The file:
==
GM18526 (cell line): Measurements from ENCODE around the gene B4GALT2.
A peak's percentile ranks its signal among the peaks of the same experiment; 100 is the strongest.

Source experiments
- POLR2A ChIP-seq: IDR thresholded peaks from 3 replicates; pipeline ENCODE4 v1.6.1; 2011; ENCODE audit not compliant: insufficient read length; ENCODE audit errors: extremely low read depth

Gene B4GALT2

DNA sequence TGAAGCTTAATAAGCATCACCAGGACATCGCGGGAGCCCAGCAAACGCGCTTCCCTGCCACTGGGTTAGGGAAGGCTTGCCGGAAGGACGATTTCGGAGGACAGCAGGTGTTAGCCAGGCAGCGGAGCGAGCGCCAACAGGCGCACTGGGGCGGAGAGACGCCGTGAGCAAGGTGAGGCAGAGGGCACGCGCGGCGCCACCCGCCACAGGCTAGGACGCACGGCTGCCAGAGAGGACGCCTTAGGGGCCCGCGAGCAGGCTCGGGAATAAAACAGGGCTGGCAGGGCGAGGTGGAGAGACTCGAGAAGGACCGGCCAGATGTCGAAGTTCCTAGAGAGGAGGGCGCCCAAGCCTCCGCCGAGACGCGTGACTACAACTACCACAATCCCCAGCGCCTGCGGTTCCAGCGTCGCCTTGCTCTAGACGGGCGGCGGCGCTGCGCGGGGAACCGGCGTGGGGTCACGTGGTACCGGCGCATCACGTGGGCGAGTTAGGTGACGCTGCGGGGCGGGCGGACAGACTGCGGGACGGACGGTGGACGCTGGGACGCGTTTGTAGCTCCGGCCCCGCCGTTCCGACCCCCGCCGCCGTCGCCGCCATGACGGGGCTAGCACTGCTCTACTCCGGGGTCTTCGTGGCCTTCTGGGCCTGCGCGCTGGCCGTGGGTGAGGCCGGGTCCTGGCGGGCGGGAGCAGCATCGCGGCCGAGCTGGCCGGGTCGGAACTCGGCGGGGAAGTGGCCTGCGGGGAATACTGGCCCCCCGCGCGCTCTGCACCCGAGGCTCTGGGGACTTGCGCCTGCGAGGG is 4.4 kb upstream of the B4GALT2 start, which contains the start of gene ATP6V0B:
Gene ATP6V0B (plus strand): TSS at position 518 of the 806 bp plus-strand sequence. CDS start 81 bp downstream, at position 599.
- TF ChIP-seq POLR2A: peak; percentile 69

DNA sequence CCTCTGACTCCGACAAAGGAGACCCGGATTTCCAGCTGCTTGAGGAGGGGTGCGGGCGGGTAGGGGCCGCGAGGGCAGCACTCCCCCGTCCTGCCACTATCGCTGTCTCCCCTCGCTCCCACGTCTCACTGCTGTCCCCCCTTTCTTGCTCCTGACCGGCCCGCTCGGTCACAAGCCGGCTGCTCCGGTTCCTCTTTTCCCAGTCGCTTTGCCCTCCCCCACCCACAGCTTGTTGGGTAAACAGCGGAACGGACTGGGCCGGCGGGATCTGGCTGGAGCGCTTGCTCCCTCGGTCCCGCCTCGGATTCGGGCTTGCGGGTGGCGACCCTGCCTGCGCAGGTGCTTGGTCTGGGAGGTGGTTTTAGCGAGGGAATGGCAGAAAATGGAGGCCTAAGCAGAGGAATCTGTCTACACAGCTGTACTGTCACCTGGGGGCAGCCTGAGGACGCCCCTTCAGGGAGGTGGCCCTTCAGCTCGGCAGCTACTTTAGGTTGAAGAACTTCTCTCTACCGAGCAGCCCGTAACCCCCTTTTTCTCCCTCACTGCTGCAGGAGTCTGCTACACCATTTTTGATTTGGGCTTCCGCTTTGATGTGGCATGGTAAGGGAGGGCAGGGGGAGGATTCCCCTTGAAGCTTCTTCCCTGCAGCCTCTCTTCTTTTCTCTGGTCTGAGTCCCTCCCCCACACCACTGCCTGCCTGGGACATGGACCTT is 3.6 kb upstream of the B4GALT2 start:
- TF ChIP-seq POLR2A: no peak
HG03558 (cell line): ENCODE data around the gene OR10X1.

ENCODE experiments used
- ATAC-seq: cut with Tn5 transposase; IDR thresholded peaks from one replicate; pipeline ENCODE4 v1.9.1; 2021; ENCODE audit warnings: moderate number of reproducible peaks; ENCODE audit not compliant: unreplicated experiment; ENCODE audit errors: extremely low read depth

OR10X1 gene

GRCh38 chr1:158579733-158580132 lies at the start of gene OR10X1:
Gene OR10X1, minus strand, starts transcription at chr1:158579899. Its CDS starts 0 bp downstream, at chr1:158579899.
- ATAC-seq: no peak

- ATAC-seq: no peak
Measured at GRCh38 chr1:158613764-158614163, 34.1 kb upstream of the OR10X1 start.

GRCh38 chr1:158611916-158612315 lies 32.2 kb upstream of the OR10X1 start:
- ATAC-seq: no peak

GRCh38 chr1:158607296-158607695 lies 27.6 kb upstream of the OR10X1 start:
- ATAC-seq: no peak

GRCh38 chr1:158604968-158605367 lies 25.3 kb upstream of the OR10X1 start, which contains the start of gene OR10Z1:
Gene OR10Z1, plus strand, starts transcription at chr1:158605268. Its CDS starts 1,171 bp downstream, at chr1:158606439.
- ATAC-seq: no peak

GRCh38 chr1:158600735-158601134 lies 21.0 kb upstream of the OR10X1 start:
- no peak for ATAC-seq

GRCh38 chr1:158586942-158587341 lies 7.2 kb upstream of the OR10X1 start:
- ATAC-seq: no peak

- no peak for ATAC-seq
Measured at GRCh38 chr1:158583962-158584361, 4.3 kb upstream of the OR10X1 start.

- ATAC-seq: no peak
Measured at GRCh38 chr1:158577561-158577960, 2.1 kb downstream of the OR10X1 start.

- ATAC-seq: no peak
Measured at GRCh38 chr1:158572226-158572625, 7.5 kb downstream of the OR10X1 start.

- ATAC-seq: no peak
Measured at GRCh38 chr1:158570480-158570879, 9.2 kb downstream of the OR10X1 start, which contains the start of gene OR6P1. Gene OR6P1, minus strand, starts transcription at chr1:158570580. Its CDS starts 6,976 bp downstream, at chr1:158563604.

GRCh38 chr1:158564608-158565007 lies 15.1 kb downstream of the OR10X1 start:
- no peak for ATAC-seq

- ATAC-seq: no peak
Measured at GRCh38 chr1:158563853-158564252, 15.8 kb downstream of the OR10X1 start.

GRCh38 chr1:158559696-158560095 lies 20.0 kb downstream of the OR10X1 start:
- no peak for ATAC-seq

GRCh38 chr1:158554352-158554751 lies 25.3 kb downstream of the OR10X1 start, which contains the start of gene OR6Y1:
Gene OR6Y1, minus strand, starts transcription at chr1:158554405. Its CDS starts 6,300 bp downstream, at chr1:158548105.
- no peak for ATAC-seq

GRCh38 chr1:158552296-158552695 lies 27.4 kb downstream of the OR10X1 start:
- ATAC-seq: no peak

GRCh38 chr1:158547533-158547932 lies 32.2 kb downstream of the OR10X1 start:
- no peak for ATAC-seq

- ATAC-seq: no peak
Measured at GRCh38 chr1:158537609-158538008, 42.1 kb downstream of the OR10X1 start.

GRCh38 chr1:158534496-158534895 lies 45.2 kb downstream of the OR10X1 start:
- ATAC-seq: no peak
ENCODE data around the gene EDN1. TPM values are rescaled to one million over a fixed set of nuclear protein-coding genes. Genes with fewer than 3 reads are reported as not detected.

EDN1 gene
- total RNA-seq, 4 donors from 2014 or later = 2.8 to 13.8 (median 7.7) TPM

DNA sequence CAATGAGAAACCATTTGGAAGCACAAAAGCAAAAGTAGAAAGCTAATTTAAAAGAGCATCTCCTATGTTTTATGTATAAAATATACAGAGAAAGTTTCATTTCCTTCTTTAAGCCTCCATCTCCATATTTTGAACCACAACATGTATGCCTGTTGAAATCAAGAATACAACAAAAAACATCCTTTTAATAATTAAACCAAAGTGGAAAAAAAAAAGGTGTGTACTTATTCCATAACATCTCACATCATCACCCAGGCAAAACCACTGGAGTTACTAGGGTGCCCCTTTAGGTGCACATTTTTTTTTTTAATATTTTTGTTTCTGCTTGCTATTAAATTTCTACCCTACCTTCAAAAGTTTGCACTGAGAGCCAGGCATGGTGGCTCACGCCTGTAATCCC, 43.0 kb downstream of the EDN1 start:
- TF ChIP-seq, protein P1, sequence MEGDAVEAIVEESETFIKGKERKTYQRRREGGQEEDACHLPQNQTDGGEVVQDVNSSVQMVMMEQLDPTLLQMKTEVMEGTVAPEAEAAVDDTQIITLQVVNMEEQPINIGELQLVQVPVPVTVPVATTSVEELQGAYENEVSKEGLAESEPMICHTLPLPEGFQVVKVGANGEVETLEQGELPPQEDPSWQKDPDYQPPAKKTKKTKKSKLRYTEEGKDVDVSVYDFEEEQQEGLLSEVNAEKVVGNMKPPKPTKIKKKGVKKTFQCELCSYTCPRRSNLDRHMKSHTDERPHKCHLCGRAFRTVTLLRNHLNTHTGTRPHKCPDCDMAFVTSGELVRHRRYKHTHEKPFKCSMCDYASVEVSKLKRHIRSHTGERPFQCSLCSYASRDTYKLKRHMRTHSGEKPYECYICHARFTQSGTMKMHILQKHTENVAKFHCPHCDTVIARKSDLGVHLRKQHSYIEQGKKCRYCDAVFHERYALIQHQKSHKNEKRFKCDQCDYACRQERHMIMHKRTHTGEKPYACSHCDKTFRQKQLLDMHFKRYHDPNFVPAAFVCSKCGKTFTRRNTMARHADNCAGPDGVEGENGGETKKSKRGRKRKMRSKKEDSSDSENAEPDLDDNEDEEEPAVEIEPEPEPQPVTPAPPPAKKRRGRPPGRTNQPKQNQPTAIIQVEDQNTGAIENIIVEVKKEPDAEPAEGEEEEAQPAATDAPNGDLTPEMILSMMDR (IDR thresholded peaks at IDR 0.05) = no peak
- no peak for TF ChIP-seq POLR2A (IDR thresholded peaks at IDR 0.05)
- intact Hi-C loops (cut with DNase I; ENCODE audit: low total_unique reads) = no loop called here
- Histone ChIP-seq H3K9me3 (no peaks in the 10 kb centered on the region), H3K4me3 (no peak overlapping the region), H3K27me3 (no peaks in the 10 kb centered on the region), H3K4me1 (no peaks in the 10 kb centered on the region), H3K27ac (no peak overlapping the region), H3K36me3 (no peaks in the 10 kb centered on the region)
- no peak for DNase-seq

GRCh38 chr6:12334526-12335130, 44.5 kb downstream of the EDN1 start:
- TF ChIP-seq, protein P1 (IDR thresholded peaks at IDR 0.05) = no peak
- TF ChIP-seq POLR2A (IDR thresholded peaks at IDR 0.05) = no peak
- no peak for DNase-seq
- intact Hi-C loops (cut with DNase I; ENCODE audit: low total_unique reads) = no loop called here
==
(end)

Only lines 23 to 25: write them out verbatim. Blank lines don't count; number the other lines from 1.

- ATAC-seq: no peak

GRCh38 chr1:158604968-158605367 lies 25.3 kb upstream of the OR10X1 start, which contains the start of gene OR10Z1:
Gene OR10Z1, plus strand, starts transcription at chr1:158605268. Its CDS starts 1,171 bp downstream, at chr1:158606439.